Tag Archives: Mike Burke

SPIKEDRIVERS + FRAN MCGILLIVRAY — Saints & Sinners, Staines

What could be better — in this season of giving — than to receive a generous two-for-one deal? That was the gift they gave us at Staines Riverside Club this week when we saw the fabulous SPIKEDRIVERS play alongside the sensational FRAN MCGILLIVRAY BAND (with Mike Burke) in a special show of “Saints and Sinners”.

Ben Tyzack
Ben Tyzack – offers a “big stew-up of sounds…”

We aim to bring you our interpretations of blues and gospel...” Ben Tyzack of the Spikedrivers told the appreciative audience right at the start. “A big stew-up of sounds, if you like.

And it’s true, the gumbo of sounds that these talented musicians brought to the good people of Staines was a “holy trinity” of spirituals, sharp blues and zesty rock ‘n’ roll.

Beginning with the traditional gospel number “Gospel Plow (Hold On)” that was made notable by Odetta in 1961, the outfit brought smooth combings of guitar, delicious choral melodies, double bass lines (double, as in two of them!) and ripples of elegant rhythm.

Fran McGillivray
Fran – nuanced vocal work

Other songs, such as a smooth Marvin Gaye-ish soul version of the traditional gospel number “Up Above My Head” (rendered with an added soupçon of funk) resonated with the feeling of sweet victory over sin…

But alongside such sacred songs were more obviously turbid numbers, like “Got My Mojo Working” with its reference to Louisiana Hoodoo.

This song danced with the devil as much as the fast and urgent interpretation of the “Cross Road Blues” (Robert Johnson, 1936) that came later in the show. Here, there were glorious backing vocals, guitar howls that ripped through the night air, and an edgy feeling of hustle & bustle that would not have been out of place at Sun Studios around 1952 .

We were told that many spirituals were written in code: for example, “Wade in the Water” probably helped fugitive slaves by warning them that the dogs had been released. Or that the Jordan River would correlate with the Potomac — “once you’d crossed the “Nation’s River” you would find yourself in the promised land.” So, the evening was instructive as well as being highly enjoyable.

Fran’s nuanced vocal work reminded us of Elkie Brooks (in her Vinegar Joe days), while Mike’s expressive finger-work was skillful and inventive, Ben’s voice was firm and vigorous and Constance’s voice was silver-toned and soothing. All the while, the imaginative percussion was a joy.

The two-bands-in-one of the “Saints and Sinners” combo produced a charming iridescence and brought a sincere commitment to authenticity. This was an equanimous concert, delivered by confident and cool-headed music professionals who brought honeyed rhythmic cadences, easy-street rock ‘n’ roll highlights and dignified call-and-response verses that simply slid off the tongue.

Another exceptional night of superlative music at the Staines Riverside Club.

For lovers of the Staples Singers

Ben Tyzack: guitar, vocals & harmonica
Maurice Mcelroy : drums, vocals & percussion
Constance Redgrave: bass guitar, vocals & percussion
Fran McGillivray: bass, vocals
Mike Burke: guitar, vocals

Links:

https://www.facebook.com/franmcgillivrayband/

https://www.facebook.com/spikedriversuk/

Words: @neilmach 2019 ©

FRAN MGILLIVRAY BAND — Live in Staines

This week — still celebrating a “Month Montage of Blues” in STAINES — we went to the RIVERSIDE CLUB to see the FRAN MGILLIVRAY band (with Mike Burke.)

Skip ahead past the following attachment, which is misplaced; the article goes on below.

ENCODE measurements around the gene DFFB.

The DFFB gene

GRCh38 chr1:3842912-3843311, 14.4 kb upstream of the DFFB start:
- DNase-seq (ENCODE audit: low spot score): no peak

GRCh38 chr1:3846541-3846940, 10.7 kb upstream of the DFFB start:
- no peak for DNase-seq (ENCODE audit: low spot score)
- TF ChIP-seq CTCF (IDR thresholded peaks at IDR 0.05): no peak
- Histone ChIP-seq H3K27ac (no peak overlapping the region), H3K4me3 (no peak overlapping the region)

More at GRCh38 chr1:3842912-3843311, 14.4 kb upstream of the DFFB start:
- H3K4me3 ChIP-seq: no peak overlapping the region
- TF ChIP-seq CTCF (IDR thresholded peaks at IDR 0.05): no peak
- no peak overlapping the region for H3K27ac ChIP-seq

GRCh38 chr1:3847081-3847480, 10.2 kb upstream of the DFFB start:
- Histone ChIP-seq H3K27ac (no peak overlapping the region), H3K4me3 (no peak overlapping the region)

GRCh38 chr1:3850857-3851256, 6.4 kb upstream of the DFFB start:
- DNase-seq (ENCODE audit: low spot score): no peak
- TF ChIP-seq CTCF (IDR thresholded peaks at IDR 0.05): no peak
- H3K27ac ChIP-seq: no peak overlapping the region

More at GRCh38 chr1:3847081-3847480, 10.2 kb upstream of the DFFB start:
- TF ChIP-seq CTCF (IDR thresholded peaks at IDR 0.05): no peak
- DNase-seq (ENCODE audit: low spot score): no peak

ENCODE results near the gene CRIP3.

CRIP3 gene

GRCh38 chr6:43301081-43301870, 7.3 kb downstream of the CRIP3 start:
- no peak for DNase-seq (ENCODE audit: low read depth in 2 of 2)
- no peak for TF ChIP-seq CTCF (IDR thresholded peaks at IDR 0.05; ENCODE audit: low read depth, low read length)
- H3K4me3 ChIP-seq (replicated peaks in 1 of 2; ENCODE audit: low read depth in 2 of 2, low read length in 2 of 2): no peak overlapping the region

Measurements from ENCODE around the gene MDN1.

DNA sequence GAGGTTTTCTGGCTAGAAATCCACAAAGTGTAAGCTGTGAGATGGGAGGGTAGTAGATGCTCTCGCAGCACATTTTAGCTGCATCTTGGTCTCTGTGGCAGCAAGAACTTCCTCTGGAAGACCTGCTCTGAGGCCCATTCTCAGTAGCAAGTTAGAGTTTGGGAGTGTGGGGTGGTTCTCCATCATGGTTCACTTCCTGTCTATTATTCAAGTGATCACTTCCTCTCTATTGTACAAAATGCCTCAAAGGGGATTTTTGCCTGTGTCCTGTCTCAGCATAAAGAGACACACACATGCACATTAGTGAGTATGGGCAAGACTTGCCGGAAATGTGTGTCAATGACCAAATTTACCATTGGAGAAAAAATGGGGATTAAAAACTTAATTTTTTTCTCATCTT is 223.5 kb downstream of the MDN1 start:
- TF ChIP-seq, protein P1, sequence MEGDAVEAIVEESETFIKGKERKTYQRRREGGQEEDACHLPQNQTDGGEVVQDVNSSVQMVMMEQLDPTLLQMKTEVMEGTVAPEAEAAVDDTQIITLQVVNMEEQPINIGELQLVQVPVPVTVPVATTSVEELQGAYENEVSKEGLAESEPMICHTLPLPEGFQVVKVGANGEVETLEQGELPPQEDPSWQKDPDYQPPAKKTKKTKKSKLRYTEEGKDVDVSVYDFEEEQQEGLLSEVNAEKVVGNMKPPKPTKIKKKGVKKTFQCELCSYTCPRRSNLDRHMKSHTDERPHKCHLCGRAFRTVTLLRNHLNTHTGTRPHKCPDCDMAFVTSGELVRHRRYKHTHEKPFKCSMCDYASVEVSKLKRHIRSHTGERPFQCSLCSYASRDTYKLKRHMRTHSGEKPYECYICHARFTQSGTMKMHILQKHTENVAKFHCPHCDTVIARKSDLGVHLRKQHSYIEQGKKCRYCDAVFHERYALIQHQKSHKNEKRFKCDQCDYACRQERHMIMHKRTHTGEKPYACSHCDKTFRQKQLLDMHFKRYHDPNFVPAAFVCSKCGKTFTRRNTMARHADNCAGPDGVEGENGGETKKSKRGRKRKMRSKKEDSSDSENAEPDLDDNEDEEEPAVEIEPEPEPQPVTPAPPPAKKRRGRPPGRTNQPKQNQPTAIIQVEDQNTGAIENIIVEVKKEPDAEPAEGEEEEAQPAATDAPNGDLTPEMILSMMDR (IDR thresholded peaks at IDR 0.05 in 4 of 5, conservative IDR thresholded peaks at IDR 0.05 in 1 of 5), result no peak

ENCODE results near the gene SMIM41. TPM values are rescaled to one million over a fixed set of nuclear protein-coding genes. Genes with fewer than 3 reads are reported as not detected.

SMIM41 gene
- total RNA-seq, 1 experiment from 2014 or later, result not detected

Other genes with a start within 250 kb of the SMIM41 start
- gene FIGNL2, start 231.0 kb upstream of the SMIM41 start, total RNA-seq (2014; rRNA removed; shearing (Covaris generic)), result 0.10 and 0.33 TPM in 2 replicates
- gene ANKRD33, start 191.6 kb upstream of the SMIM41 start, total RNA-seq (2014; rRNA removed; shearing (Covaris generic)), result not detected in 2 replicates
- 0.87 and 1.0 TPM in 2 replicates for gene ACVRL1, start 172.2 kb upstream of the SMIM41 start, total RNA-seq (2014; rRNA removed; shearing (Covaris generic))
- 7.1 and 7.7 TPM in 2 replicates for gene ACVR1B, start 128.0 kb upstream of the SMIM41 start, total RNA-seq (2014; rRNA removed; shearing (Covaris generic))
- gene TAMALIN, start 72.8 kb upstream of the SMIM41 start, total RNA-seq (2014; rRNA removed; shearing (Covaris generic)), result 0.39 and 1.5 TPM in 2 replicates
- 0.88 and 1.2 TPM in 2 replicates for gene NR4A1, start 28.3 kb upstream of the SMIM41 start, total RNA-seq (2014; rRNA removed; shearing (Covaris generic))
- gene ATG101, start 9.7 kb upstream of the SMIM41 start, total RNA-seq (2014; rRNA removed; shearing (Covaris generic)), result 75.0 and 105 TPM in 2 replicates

Fran is the bassist with the colourful and expressive voice who adds energizing structure to the blues-tunes she performs. Fran plays alongside the great talent of Mike Burke, on guitar.

Fran started playing folk, roots and blues music in the late 1970s with Mike Burke, and appeared at the Cambridge Folk Festival in 1977 following the release of the album “Into the Light.”

Fran McGillivray curative simplicity and subtle reflection. Photo Credit: @neilmach 2016 ©
Fran McGillivray curative simplicity and subtle reflection. Photo Credit: @neilmach 2016 ©

The band have recently been mixing their new album [Riverside Club favorite Alan Glen is a guest on the recording) so we were pleased they chose to play a couple of songs from the upcoming release including “When, when, when.”

This is a song about looking back to a time before gadgets and smart-phones. When forming and maintaining relationships was perhaps easier (who knows?) This was a cool number, full of expression and a touch of yearning.

We loved the choppiness of numbers like “Hard Working Woman.”

Fran’s vocals on this song reminded us of Elkie Brooks during her Vinegar Joe days. We also enjoyed the fluency on tracks like the ‘Little Walter‘ standard “Blues with a Feeling” — although we could have done with harmonica for this one.

In the 1990s Fran and Mike formed the urban blues band “So Long Angel” and they played us the showy and vibrant “Ecstasy” from that period. It was filled with a fusion of jazz and psychedelia and was our favorite number.

In amongst the jazz-tinged songs and country-blues offerings — all played with nuanced voice and robust bass lines from Fran and expressive finger style from Mike — was a handful of rhythm and blues numbers, such as Rufus Thomas danceable “Walking the Dog” with sexy bass notes and flames of guitar.

We also loved the Fran McGillivray version of “Not Fade Away” with its rough sharpness, Bo Diddley beat (enriched by percussionist Roger Nunn) and very pleasant, languid voice.

This was a positive, upbeat and mellow show full of curative simplicity and subtle reflection.

An outstanding evening of quality musicianship.

Next to Staines Riverside Club: Case Hardin Thursday September 22
Words & Pictures: Neil Mach 2016 ©
https://www.facebook.com/franmcgillivrayband/